How Septic Systems Function

Septic Systems are a vital part of our homes and cottages and can be a hazard to our lake environment when they fail to function. To understand how the septic system can fail it’s necessary to understand how it works. The septic system consists of two major components:the septic tank and the weeping field.

Septic Tank

The first stop for household sewage is the septic tank. Inside the tank the sewage solids sink to the bottom, and are called sludge. Greases and fats float to the top and are called scum. Liquid is left in the middle. Bacteria in the septic tank start the decomposition of the sewage solids. The sludge and scum are retained within the tank and should be pumped out on a regular basis.

The liquid flows out of the tank’s exit into the weeping field. In the soil it encounters more bacteria, which finish the good work begun in the tank. The weeping field acts as a natural sewage filtration and purification system. This natural filtering plant works when the run-off fluid from the septic tank flows past the weeping field, through the soil past the root systems of trees, shrubs and grass. This provides the lake with much needed protection.

Failure to pump out a septic tank when required will result in sludge and scum being carried into the weeping field. This in turn may clog the system. In this event, not only will the tank have to be pumped out, but the weeping field may have to be replaced.

The size and type of septic systems is based on the size of the home and lot, so when planning on building additions, such as adding a washroom, installing a hot tub, etc., check to ensure the system will handle the load.

Septic tanks must be pumped out regularly. Municipal by-laws require tanks to be pumped out based on occupancy of home or cottage.

Seasonal residents: Clean out every 4 years

Permanent residents: Clean out every 2 years

Proof of Clean-out must be sent to the municipality.

Septic tanks must have structural integrity and be watertight. You should be informed if the tank is damaged, leaking, rusting or of any other existing problems when it is pumped out. Ask for this information if it is not readily provided.
If your septic tank is 25 years old, it is recommended that you consider installing a new system.

Avoid commercial septic tank accelerators and/or bacterial additives. They are unnecessary preparations. Your septic tank contains the required bacteria to process waste.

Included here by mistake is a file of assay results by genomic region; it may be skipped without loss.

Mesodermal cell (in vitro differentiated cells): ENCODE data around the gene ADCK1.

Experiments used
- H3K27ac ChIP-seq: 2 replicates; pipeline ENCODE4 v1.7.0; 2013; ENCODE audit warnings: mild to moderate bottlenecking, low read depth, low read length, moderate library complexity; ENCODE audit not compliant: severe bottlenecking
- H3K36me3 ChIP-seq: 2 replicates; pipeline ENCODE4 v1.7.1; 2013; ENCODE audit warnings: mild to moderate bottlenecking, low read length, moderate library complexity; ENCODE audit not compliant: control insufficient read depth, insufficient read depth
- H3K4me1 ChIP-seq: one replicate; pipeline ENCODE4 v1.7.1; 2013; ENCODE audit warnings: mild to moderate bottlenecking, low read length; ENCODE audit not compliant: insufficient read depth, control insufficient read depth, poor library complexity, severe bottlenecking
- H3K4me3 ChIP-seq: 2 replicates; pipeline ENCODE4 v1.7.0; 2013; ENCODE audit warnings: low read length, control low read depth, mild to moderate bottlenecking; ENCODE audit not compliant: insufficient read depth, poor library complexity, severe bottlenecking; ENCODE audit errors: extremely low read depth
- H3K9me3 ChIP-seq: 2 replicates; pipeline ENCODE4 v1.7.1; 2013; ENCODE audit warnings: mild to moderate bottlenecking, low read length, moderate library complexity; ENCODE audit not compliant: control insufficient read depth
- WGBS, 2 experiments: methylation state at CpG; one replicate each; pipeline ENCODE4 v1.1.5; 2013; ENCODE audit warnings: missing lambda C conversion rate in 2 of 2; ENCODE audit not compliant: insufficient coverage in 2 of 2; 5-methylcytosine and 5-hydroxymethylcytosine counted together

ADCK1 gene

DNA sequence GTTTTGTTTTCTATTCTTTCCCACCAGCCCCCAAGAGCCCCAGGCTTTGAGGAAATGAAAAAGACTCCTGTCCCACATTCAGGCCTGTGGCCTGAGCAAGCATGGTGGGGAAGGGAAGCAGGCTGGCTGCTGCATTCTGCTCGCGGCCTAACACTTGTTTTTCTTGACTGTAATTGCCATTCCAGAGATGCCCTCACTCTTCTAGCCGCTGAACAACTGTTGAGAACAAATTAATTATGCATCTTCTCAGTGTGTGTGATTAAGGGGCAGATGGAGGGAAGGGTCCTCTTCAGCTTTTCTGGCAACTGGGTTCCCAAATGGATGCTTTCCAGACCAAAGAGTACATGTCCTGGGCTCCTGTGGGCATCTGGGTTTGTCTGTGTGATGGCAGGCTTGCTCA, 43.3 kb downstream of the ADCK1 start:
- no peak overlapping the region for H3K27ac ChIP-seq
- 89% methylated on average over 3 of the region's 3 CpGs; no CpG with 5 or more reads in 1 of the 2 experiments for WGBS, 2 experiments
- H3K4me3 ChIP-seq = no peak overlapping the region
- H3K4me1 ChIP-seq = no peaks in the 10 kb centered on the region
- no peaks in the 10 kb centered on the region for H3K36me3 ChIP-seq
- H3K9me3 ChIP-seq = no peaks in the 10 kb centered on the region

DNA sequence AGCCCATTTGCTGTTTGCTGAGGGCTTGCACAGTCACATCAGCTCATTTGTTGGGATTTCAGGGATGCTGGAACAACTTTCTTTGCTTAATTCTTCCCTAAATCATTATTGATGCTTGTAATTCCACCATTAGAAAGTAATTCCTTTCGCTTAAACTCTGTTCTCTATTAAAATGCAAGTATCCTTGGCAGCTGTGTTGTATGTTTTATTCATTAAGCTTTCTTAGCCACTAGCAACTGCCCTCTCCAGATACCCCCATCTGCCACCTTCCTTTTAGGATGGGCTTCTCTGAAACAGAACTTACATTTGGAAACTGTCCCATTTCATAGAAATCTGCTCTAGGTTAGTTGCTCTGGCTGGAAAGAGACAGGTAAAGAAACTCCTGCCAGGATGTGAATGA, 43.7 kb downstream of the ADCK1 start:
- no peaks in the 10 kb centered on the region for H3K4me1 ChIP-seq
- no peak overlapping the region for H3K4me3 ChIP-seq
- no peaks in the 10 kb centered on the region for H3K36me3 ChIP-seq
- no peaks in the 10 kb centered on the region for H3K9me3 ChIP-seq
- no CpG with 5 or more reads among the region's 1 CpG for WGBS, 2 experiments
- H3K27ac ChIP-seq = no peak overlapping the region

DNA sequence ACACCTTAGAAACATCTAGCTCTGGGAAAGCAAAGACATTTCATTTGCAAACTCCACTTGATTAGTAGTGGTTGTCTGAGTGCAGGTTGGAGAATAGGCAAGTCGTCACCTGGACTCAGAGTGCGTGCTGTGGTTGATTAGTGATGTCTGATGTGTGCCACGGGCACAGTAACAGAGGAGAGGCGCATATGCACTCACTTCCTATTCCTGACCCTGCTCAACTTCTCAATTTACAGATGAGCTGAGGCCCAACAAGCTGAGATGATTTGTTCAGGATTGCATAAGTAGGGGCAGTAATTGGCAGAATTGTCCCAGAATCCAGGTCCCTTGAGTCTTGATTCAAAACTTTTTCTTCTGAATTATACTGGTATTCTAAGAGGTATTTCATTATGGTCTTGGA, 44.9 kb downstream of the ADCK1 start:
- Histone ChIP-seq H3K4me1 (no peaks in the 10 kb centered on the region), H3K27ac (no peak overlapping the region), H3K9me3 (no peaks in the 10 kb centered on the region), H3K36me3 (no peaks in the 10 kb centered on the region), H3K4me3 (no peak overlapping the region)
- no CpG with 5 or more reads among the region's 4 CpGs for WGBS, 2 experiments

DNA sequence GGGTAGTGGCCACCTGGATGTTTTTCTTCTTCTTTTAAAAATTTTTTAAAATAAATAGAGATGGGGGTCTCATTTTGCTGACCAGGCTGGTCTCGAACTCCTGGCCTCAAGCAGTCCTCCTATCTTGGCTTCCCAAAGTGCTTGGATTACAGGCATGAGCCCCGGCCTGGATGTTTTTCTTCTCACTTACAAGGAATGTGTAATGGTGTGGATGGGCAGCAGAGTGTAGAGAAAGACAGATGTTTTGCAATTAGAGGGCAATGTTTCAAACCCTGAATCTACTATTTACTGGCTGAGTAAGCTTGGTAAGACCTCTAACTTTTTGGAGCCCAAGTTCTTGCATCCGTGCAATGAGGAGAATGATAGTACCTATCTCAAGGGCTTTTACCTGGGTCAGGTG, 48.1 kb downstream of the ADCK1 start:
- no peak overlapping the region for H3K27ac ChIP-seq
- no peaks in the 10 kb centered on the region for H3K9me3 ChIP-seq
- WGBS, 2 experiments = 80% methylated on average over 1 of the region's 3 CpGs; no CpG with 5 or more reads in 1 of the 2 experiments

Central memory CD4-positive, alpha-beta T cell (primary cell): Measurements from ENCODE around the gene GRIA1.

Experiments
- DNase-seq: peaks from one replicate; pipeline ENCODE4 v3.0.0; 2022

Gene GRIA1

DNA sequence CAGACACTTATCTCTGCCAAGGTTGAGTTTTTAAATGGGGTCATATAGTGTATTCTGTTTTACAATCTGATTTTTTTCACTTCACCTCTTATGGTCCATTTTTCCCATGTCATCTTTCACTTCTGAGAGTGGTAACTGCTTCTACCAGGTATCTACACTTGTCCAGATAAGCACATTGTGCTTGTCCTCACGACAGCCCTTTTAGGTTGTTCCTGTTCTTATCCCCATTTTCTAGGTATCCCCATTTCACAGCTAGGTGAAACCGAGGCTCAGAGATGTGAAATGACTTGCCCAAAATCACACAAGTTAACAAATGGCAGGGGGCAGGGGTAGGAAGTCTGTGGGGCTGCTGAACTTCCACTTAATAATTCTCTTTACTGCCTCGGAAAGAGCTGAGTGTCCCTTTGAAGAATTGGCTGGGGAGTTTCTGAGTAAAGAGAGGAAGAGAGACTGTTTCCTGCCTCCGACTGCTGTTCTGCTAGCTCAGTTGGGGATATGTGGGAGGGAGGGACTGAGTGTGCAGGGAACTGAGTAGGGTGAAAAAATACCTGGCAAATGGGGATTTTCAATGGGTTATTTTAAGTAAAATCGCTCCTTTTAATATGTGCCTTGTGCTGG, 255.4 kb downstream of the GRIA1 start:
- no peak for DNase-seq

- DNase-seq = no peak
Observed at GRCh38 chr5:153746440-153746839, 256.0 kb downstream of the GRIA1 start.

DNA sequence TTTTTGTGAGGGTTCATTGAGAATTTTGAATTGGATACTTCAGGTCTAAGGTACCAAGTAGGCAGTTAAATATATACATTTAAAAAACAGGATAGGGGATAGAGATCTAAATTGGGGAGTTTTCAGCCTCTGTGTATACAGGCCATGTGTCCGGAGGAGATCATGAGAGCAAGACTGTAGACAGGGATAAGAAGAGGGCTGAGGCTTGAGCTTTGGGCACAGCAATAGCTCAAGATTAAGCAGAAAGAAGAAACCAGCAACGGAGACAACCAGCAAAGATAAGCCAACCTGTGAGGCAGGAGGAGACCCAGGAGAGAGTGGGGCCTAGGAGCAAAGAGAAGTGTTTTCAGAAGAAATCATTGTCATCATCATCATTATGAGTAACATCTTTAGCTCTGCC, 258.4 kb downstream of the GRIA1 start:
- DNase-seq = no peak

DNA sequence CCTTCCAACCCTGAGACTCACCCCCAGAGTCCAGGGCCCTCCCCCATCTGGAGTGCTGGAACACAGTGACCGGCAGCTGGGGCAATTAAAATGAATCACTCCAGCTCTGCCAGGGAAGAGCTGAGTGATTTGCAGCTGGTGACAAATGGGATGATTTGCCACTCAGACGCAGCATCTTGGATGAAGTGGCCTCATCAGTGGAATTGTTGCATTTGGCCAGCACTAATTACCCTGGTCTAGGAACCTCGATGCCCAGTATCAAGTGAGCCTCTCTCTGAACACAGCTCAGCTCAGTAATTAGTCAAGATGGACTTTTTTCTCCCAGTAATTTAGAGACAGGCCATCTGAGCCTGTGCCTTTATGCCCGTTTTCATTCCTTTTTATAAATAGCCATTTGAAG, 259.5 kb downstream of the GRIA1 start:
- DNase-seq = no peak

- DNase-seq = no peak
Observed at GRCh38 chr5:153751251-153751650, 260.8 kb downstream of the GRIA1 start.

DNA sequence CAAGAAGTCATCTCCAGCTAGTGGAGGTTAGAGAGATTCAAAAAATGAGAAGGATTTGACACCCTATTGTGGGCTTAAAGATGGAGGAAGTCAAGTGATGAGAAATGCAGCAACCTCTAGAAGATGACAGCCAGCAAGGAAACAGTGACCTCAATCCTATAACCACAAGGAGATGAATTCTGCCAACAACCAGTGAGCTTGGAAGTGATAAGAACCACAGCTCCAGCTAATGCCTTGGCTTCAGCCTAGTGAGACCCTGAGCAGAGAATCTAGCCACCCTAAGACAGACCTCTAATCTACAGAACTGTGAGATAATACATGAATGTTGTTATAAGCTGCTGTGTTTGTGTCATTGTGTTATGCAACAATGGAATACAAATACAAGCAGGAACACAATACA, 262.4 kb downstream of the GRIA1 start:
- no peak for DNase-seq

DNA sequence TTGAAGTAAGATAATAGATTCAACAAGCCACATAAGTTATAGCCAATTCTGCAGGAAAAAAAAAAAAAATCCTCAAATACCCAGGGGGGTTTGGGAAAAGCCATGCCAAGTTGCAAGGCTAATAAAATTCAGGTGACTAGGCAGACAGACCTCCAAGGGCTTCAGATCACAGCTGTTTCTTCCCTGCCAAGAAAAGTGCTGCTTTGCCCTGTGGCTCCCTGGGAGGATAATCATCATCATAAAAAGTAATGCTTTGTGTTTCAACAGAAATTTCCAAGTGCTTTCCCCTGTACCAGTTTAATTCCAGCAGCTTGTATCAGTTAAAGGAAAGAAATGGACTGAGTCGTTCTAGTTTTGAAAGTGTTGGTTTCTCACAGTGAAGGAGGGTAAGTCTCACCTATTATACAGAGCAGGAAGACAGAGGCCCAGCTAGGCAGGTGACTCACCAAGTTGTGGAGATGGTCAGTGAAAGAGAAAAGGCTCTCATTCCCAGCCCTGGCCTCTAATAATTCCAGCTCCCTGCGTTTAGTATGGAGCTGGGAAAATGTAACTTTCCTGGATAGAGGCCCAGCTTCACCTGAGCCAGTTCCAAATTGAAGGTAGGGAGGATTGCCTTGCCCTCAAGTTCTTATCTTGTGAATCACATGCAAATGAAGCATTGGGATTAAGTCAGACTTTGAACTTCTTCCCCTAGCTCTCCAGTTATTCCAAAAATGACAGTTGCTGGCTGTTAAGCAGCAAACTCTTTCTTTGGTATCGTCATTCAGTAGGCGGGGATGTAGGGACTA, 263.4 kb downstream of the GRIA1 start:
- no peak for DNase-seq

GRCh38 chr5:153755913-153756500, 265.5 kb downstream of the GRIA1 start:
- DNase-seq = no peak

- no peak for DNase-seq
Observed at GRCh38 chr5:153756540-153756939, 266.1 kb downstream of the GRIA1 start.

When winterizing the cottage, use only plumbing antifreeze, not automobile radiator antifreeze.

Weeping Field

The weeping field is best located in an open area clear of tree root systems. The area over the weeping field should be grassed or left open to wild flowers so that maximum evaporation can take place.

The weeping field should be protected from all vehicular traffic, including large lawn tractors, snowmobiles, heavy equipment, etc. The weight of this traffic can crush the pipes in the weeping field. Compacting of snow in this area increases risk of freezing the septic field.

Warning Signs of a Failing Septic System

  • Odours near the septic system.

  • Spots of lush vegetation on or around the weeping field.

  • Ground becomes soggy over the weeping field.

  • Presence of thick black sticky soil near the weeping field.

  • Back-up of the sewage into the drains of the house.

  • High fecal coliform bacteria present in the lake in front of the house. The Lake Hughes Association conducts water testing each summer.

  • How to Help the Septic System Function

    Minimize Water Consumption (Don’t Overload the System)

    Many homes draw water directly from the lake and therefore enjoy an unlimited supply. Remember that the septic system has to cope with the incoming liquid. The more liquid we feed it, the greater the likelihood that solids will be carried into the weeping field to clog it. This is the most common cause of septic system problems.

    Here are some helpful ideas:

  • Use water restricted plumbing fixtures, such as low flow showerheads and low flush toilets.

  • Repair leaking faucets and “running” toilets.

  • Allow the septic tank to have a rest period between large loads of waste water, i.e., when laundry load is completed, wait before draining a bath.

  • Run the dishwasher only when completely full.

  • Septic System Hazards

    Be careful as to what goes down the drain. Here are some ideas:

  • Limit the amount of toilet paper and choose one ply.

  • Do not allow food scraps, including coffee grounds, to escape down the drain. Sink garbage disposal systems (garbarators) are not appropriate for septic systems. The generated waste increases sludge and scum in the tank. Use a composter instead.

  • Avoid chlorine bleach (Javel) as it destroys the bacterial action in the tank. Alternatives are Borax or washing soda.

  • Do not allow grease, oil, household chemicals/cleaners, paint and thinners into the system. Baking soda is an excellent substitute for cleansers. Avoid commercial products used for unclogging household drains. Try a mixture of ¼ cup baking soda, ½ cup vinegar and 1 gallon of boiling water.

  • Switch to phosphate free detergents. Read the labels!

  • Phosphate free laundry detergents are readily available in the grocery stores and are not more expensive. Most companies have phosphate free bleach free brands.
    Some examples are:

    All Laundry Detergent - 100% Phosphate Free
    President’s Choice Laundry Detergent - Phosphate Free
    Sunlight Laundry Detergent -100% Phosphate Free

    Phosphate free automatic dishwasher detergents are very difficult to find, usually only available in a health food or environmental store.
    One example is:

    Nature Clean Dishwasher Powder - Phosphate Free

    Most hand dishwashing liquids are phosphate free, therefore this method is much more environmentally friendly.

    Phosphate free cleaning products
    One example is:

    Vim - Phosphate Free